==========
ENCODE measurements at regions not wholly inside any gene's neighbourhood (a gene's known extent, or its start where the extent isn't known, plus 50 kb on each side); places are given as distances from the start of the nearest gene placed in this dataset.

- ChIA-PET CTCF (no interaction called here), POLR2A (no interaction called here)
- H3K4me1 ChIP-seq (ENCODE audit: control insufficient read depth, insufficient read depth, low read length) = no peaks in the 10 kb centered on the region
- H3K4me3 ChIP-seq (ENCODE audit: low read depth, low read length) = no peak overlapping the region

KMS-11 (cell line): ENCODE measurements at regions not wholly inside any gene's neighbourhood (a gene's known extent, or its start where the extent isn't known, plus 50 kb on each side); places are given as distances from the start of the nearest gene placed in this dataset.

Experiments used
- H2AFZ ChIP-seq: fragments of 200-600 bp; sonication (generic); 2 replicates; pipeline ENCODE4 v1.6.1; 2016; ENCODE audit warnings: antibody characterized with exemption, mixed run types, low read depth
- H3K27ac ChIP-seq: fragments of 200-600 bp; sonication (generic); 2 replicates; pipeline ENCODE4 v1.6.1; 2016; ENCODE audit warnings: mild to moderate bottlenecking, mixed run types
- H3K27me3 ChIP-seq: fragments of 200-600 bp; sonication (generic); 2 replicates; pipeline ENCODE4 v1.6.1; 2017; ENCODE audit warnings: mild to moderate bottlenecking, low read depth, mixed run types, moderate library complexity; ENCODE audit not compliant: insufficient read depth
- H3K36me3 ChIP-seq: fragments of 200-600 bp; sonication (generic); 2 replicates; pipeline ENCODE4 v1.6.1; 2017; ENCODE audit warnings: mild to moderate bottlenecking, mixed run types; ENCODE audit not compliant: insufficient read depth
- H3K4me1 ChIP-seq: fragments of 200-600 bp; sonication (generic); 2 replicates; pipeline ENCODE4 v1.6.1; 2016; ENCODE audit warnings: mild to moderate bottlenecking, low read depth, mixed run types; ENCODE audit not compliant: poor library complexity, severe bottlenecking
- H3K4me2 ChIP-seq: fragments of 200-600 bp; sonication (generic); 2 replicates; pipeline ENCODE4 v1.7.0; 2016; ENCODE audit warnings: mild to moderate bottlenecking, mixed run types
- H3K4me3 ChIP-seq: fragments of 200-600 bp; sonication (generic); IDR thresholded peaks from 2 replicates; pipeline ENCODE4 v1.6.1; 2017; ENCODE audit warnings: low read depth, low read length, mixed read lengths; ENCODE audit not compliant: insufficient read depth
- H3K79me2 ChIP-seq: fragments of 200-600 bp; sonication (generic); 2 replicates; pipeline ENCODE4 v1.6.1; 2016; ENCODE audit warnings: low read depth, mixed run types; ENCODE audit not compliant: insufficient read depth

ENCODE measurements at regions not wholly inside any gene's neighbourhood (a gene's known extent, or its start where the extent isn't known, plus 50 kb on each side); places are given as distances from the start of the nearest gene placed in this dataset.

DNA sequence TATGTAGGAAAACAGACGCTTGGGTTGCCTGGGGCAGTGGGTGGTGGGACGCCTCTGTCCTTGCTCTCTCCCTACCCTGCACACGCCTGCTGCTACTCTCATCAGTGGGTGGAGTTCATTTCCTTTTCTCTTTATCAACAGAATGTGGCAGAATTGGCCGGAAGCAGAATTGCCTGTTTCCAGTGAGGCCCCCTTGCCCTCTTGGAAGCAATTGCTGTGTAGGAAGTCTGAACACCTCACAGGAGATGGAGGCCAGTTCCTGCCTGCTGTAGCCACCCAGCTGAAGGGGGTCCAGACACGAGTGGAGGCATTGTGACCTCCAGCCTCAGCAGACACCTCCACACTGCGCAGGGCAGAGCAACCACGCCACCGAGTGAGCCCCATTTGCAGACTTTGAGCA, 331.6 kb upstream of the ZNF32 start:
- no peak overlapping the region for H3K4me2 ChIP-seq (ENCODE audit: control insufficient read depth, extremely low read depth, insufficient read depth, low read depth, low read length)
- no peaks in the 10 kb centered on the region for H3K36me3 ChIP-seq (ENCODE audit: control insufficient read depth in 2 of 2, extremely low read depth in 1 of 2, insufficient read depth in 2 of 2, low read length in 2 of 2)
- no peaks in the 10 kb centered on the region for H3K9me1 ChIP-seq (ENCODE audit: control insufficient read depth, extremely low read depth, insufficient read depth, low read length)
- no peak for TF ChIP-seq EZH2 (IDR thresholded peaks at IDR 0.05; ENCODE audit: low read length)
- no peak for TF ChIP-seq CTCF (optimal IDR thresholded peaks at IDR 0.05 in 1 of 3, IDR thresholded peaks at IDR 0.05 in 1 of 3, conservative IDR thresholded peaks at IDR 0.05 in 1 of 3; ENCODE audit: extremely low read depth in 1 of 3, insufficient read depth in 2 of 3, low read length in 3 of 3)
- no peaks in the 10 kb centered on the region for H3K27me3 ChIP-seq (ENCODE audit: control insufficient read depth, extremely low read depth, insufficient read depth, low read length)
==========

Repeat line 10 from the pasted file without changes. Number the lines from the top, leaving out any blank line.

- H3K36me3 ChIP-seq: fragments of 200-600 bp; sonication (generic); 2 replicates; pipeline ENCODE4 v1.6.1; 2017; ENCODE audit warnings: mild to moderate bottlenecking, mixed run types; ENCODE audit not compliant: insufficient read depth